TSX-V/OTC-QX listed Diamcor Mining is preparing diamond inventory for its largest tender to date, with approximately 6 800 carats of rough diamonds recovered from its Krone-Endora at Venetia project in South Africa.
Rough diamonds in this initial tender of the company’s third fiscal quarter ending 31 December 2015 will consist of approximately 2 800 carats of rough diamonds from material recovered and processed from the beginning of October to the 25th of the month.
This is along with ~4 000 carats of rough diamonds which the company previously announced were held as rough diamond inventory as of 30 September 2015.
Rough diamonds being offered for the planned tender will include certain higher value rough diamonds which Diamcor withdrew from the previous tender, namely eight individual 2-3 carat rough diamonds, as well as one 10.93 carat “special” (+10.8 carat rough diamonds), and four additional individual “specials” ranging in size between ~11.72 carats and ~18.05 carats.
Rough diamonds being tendered are the result of the continued processing of material in the +1.0 mm to -26 mm size fractions, along with limited processing of material from various larger size fractions during the period.
The recovery of all rough diamonds to date are incidental to the on-going commissioning and testing exercises performed at the project.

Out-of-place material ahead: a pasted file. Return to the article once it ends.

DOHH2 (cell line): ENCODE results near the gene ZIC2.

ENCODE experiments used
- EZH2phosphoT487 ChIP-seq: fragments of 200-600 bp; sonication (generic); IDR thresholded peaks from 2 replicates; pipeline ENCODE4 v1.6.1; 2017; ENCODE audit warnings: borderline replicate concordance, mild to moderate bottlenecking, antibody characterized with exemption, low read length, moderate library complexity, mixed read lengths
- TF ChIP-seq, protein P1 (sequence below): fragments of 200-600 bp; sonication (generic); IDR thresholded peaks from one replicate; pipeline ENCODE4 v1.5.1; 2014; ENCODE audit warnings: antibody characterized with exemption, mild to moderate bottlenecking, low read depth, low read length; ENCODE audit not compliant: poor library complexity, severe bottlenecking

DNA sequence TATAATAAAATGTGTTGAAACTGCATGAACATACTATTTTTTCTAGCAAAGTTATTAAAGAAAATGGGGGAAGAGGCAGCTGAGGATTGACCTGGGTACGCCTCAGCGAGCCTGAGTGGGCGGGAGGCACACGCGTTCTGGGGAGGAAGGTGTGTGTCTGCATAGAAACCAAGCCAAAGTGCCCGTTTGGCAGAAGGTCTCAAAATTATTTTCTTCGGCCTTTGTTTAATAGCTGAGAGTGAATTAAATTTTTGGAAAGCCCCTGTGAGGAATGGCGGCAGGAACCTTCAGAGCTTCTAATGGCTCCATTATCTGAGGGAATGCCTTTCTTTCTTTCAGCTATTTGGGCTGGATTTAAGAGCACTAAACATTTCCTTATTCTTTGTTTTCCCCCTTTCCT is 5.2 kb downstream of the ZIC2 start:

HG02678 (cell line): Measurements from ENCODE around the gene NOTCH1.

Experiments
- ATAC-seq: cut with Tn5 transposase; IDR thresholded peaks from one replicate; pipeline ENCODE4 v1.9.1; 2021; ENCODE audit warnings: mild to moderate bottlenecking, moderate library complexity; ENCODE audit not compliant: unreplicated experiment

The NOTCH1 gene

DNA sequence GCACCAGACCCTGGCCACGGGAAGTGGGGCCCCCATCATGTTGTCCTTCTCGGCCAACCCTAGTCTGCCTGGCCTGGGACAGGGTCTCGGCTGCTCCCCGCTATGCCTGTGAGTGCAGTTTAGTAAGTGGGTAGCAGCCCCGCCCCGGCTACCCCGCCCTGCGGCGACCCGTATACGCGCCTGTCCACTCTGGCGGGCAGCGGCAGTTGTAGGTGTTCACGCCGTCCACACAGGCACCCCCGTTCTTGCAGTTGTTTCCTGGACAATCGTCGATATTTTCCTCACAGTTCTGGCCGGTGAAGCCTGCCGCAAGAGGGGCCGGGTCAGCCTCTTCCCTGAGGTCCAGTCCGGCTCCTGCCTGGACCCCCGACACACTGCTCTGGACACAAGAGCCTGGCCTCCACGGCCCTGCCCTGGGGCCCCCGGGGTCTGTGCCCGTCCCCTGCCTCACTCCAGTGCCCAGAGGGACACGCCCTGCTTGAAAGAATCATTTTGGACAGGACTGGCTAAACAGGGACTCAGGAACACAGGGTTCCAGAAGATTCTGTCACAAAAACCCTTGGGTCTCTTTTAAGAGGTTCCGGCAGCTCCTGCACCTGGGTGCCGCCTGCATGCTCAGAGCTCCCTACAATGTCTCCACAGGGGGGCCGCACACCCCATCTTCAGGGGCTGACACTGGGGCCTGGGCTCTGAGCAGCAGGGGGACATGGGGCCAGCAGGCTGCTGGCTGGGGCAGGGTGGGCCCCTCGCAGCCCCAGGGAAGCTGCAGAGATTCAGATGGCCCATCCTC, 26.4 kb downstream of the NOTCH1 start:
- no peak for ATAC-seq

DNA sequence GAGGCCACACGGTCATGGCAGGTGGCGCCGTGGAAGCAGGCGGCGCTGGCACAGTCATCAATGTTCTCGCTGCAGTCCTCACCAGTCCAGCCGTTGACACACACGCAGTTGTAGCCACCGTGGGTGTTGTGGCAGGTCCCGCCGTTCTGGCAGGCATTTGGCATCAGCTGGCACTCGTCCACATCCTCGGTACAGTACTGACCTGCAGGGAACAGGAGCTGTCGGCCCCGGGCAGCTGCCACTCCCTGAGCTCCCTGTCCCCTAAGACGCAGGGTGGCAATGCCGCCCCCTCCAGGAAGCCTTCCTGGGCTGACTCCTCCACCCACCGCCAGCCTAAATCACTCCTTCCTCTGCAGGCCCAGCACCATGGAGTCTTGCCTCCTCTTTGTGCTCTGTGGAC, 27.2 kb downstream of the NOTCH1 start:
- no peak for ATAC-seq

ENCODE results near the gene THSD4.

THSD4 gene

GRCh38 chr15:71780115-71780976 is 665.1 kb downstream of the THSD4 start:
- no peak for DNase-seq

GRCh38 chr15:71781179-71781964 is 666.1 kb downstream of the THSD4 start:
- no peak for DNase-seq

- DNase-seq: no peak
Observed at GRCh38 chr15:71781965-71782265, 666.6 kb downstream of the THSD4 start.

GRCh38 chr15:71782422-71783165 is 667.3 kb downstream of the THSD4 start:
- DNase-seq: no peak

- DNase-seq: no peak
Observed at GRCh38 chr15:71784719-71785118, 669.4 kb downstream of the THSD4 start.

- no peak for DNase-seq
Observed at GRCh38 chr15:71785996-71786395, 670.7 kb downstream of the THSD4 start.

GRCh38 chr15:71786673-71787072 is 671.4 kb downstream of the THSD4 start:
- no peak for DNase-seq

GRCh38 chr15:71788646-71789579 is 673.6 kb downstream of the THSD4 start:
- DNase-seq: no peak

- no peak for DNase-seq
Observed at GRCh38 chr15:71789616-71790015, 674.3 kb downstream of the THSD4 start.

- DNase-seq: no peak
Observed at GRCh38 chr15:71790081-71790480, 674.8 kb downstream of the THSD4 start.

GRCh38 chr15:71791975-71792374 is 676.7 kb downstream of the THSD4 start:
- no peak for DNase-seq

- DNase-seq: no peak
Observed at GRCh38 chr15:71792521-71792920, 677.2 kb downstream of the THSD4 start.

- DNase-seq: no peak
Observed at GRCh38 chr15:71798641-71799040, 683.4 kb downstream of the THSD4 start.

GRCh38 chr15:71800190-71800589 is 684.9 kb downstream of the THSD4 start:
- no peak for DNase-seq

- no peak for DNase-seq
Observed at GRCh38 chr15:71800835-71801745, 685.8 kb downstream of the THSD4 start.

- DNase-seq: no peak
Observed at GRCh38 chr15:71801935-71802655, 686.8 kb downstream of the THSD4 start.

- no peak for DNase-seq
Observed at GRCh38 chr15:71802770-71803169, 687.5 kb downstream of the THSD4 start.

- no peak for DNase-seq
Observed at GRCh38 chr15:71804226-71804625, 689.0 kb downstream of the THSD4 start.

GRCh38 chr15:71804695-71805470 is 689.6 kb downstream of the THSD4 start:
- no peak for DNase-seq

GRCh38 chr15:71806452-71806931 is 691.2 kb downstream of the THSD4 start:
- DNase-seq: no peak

In February 2011, Diamcor acquired the Krone-Endora at Venetia project from De Beers Consolidated Mines, consisting of the prospecting rights over the farms Krone 104 and Endora 66, which represent a combined surface area of approximately 5 888 ha directly adjacent to De Beers’ flagship Venetia diamond mine.
On 11 September 2014 Diamcor announced that the South African Department of Mineral Resources had granted a Mining Right for the Krone-Endora at Venetia project encompassing 657.71 ha of the project’s total area.
The company has also submitted an application for a mining right over the remaining areas of the project.
The deposits which occur on the properties of Krone and Endora have been identified as a higher-grade “alluvial” basal deposit which is covered by a lower-grade upper “eluvial” deposit.
The deposits on Krone-Endora occur in two layers with an average total depth of less than 15 m from surface to bedrock, allowing for a very low-cost mining operation to be employed with the potential for near-term diamond production from a known high-quality source.